What are Shared Services?
NCN helps nonprofit organizations share many kinds of organizational infrastructure – not just space. You may see or hear us talk about “shared services” from time to time. We define shared services broadly as the collaborative use of resources across traditional organizational boundaries. Multiple organizations, or multiple programs within a larger organization, establish shared services to collaboratively and more efficiently make use of equipment, staff, program resources, and much more.
Most nonprofit organizations have a traditional organizational model with their own core operations such as purchasing, public relations, human resources, IT support, equipment, and workspace. Financial pressures drive nonprofit organizations to look for new, cost-effective structures. Shared services offer a long-term solution by allocating much-needed resources to multiple organizations for a fee. Virtually any resource that does not uniquely fulfill an organization’s mission has the potential to be shared, including, but not limited to, things like busses, IT, software, reception, purchasing services, payroll, HR, volunteer management, and client intake.
Why should my organization consider shared services? There are five key benefits:
By purchasing services collectively, organizations can take advantage economies of scale. Organizations build their purchasing power by lowering per unit prices and generating savings typically available only to large institutions.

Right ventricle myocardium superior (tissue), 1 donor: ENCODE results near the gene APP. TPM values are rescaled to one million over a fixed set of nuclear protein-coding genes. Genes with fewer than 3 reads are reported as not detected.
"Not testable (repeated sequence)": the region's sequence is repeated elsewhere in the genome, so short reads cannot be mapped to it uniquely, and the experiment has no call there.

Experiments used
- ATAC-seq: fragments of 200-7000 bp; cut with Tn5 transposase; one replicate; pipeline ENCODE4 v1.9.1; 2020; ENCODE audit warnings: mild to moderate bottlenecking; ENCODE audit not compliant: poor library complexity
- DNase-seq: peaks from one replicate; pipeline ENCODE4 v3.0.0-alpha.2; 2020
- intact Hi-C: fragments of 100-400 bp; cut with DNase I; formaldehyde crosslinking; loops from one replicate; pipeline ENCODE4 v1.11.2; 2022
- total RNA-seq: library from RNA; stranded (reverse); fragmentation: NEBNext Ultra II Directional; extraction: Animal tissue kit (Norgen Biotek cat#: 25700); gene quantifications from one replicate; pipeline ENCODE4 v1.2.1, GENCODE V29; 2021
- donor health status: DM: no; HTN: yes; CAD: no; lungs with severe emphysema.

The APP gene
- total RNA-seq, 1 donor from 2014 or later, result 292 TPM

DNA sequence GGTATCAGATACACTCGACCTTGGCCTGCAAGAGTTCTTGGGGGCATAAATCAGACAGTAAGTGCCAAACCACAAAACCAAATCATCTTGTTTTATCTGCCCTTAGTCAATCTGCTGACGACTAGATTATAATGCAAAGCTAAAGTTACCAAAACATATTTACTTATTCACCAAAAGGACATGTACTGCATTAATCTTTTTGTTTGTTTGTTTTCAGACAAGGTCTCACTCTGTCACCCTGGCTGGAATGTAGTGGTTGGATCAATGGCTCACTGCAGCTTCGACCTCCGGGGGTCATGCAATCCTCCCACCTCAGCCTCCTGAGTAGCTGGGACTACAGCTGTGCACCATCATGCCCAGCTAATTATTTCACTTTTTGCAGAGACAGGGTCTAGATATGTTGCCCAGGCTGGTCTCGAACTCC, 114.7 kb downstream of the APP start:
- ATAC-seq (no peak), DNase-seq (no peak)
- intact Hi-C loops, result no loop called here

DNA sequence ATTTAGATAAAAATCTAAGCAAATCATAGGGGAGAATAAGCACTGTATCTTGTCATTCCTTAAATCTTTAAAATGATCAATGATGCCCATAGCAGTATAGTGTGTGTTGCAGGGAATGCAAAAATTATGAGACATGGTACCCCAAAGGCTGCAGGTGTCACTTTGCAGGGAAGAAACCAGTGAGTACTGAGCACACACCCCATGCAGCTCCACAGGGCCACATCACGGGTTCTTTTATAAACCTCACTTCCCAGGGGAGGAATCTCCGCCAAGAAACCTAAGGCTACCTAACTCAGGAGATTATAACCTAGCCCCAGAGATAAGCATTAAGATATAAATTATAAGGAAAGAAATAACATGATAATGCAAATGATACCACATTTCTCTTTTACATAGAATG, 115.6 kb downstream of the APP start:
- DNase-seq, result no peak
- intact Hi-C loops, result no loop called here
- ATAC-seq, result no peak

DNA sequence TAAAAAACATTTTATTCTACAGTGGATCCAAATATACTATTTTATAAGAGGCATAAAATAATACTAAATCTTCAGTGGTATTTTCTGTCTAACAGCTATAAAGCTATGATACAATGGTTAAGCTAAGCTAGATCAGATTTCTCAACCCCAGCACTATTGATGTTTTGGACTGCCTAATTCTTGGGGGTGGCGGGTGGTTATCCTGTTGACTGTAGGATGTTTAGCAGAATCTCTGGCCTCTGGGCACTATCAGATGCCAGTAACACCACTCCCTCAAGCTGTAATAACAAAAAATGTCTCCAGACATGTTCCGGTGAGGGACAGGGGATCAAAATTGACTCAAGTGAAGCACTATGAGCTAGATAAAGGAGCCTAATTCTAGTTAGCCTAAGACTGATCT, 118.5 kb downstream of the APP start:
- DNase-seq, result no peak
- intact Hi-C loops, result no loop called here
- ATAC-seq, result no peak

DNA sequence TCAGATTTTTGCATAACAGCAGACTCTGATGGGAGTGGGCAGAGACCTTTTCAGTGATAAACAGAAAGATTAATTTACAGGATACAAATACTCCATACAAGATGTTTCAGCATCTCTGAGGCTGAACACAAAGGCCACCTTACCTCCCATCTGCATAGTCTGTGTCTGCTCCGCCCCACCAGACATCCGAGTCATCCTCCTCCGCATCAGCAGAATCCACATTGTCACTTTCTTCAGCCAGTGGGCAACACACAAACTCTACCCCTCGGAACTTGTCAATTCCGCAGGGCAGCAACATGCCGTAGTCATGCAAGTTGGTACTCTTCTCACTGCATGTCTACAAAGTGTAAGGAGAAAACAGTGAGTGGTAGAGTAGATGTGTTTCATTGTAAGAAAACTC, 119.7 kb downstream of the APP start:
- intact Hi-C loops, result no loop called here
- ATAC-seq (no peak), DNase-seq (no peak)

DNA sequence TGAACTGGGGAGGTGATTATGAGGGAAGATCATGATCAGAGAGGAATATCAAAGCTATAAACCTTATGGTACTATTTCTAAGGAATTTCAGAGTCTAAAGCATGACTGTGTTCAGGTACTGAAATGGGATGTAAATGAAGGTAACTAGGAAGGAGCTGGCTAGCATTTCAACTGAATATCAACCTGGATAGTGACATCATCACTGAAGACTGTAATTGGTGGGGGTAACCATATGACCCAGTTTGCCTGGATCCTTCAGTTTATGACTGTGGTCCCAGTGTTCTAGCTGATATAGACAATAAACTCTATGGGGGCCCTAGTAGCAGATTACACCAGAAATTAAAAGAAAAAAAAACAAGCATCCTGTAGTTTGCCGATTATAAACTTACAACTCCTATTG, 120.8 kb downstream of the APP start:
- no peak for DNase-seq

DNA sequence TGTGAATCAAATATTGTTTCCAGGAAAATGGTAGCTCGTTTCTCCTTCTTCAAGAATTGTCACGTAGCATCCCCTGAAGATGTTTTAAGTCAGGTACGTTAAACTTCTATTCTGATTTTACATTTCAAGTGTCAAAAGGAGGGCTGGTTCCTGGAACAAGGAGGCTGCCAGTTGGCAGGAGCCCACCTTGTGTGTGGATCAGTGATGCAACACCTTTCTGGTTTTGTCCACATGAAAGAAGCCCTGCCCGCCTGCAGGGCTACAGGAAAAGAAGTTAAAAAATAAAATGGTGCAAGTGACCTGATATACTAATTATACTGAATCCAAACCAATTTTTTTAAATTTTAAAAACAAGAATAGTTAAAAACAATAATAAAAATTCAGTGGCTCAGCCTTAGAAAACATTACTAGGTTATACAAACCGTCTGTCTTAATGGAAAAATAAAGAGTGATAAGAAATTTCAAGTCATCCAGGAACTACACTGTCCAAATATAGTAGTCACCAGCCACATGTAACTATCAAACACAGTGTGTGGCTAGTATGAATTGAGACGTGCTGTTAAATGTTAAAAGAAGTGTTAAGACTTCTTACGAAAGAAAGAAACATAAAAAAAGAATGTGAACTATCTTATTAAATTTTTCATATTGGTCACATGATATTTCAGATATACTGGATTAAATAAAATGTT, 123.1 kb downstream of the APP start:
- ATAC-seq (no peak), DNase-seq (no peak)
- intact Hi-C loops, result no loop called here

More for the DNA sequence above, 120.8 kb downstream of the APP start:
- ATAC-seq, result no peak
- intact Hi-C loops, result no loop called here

Through shared services, organizations decrease the expense of redundant services and increase investment in program-related activities to fulfill their missions. Shared services can also standardize processes across organizations for faster service.
Shared services allow nonprofit organizations to access specialized expertise, improved services, and new technologies that could otherwise be unaffordable or unavailable.
Shared services can offer the opportunity for both skilled technical staff and program staff to focus on their core competencies, creating higher job satisfaction. With staff resources focused on their specialties, organizations can realize better quality control and reduce their overall risk.
Stability and Investment
When mission-based nonprofit organizations create shared services programs, they are creating long-term systems to keep the associated resources, expertise, and financial exchange in the nonprofit sector. Shared services can also provide built-in back up, reducing the risk of losing institutional knowledge and practice when an individual staff person leaves, and creating overlapping service teams.
If you’re interested in learning more about Shared Services, please check out our publications page to purchase a copy of Shared Services: A Guide to Collaborative Solutions for Nonprofits.